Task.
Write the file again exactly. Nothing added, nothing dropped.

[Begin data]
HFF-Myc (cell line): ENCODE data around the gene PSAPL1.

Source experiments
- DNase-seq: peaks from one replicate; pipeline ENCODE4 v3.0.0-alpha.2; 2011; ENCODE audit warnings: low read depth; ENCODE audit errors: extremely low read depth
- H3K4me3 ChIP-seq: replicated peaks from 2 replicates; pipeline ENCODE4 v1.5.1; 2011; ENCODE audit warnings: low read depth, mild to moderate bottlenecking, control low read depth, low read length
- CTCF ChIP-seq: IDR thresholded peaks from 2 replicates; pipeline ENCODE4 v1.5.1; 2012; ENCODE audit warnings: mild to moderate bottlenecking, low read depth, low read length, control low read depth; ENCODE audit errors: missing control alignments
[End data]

HFF-Myc (cell line): ENCODE data around the gene PSAPL1.

Source experiments
- DNase-seq: peaks from one replicate; pipeline ENCODE4 v3.0.0-alpha.2; 2011; ENCODE audit warnings: low read depth; ENCODE audit errors: extremely low read depth
- H3K4me3 ChIP-seq: replicated peaks from 2 replicates; pipeline ENCODE4 v1.5.1; 2011; ENCODE audit warnings: low read depth, mild to moderate bottlenecking, control low read depth, low read length
- CTCF ChIP-seq: IDR thresholded peaks from 2 replicates; pipeline ENCODE4 v1.5.1; 2012; ENCODE audit warnings: mild to moderate bottlenecking, low read depth, low read length, control low read depth; ENCODE audit errors: missing control alignments